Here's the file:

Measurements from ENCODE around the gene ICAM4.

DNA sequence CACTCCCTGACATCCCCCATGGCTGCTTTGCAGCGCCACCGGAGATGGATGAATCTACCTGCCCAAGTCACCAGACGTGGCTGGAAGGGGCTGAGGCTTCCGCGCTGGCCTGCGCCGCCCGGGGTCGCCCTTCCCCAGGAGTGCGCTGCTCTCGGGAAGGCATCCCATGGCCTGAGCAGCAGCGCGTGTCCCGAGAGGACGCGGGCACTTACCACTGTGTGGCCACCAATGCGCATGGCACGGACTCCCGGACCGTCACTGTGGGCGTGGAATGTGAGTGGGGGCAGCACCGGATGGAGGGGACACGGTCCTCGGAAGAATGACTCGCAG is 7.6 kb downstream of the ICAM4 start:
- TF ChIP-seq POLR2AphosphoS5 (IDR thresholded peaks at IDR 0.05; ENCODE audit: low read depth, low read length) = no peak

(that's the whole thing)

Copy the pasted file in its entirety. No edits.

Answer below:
Measurements from ENCODE around the gene ICAM4.

DNA sequence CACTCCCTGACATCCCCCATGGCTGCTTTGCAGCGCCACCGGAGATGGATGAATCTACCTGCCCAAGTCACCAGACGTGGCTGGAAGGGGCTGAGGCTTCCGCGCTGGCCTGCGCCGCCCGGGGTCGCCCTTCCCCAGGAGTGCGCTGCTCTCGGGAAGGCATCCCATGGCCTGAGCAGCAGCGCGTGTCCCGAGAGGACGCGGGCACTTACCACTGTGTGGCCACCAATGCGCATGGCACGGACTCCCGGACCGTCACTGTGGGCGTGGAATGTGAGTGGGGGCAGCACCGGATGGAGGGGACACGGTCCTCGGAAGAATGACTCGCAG is 7.6 kb downstream of the ICAM4 start:
- TF ChIP-seq POLR2AphosphoS5 (IDR thresholded peaks at IDR 0.05; ENCODE audit: low read depth, low read length) = no peak